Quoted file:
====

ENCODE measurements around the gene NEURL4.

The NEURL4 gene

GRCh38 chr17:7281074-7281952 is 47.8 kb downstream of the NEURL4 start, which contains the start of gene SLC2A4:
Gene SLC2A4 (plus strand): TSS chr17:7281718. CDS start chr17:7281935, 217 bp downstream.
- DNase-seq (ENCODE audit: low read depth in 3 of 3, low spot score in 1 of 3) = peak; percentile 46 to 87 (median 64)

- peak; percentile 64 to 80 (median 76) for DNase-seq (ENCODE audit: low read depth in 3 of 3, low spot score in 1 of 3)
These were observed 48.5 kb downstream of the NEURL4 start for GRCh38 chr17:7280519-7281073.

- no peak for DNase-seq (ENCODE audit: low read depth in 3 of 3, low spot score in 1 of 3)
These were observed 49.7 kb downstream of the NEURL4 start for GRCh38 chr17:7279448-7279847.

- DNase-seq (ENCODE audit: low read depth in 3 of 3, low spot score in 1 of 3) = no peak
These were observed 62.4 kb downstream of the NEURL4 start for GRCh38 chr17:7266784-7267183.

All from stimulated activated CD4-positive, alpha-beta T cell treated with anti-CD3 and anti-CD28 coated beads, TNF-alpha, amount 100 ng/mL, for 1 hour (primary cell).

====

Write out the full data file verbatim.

ENCODE measurements around the gene NEURL4.

The NEURL4 gene

GRCh38 chr17:7281074-7281952 is 47.8 kb downstream of the NEURL4 start, which contains the start of gene SLC2A4:
Gene SLC2A4 (plus strand): TSS chr17:7281718. CDS start chr17:7281935, 217 bp downstream.
- DNase-seq (ENCODE audit: low read depth in 3 of 3, low spot score in 1 of 3) = peak; percentile 46 to 87 (median 64)

- peak; percentile 64 to 80 (median 76) for DNase-seq (ENCODE audit: low read depth in 3 of 3, low spot score in 1 of 3)
These were observed 48.5 kb downstream of the NEURL4 start for GRCh38 chr17:7280519-7281073.

- no peak for DNase-seq (ENCODE audit: low read depth in 3 of 3, low spot score in 1 of 3)
These were observed 49.7 kb downstream of the NEURL4 start for GRCh38 chr17:7279448-7279847.

- DNase-seq (ENCODE audit: low read depth in 3 of 3, low spot score in 1 of 3) = no peak
These were observed 62.4 kb downstream of the NEURL4 start for GRCh38 chr17:7266784-7267183.

All from stimulated activated CD4-positive, alpha-beta T cell treated with anti-CD3 and anti-CD28 coated beads, TNF-alpha, amount 100 ng/mL, for 1 hour (primary cell).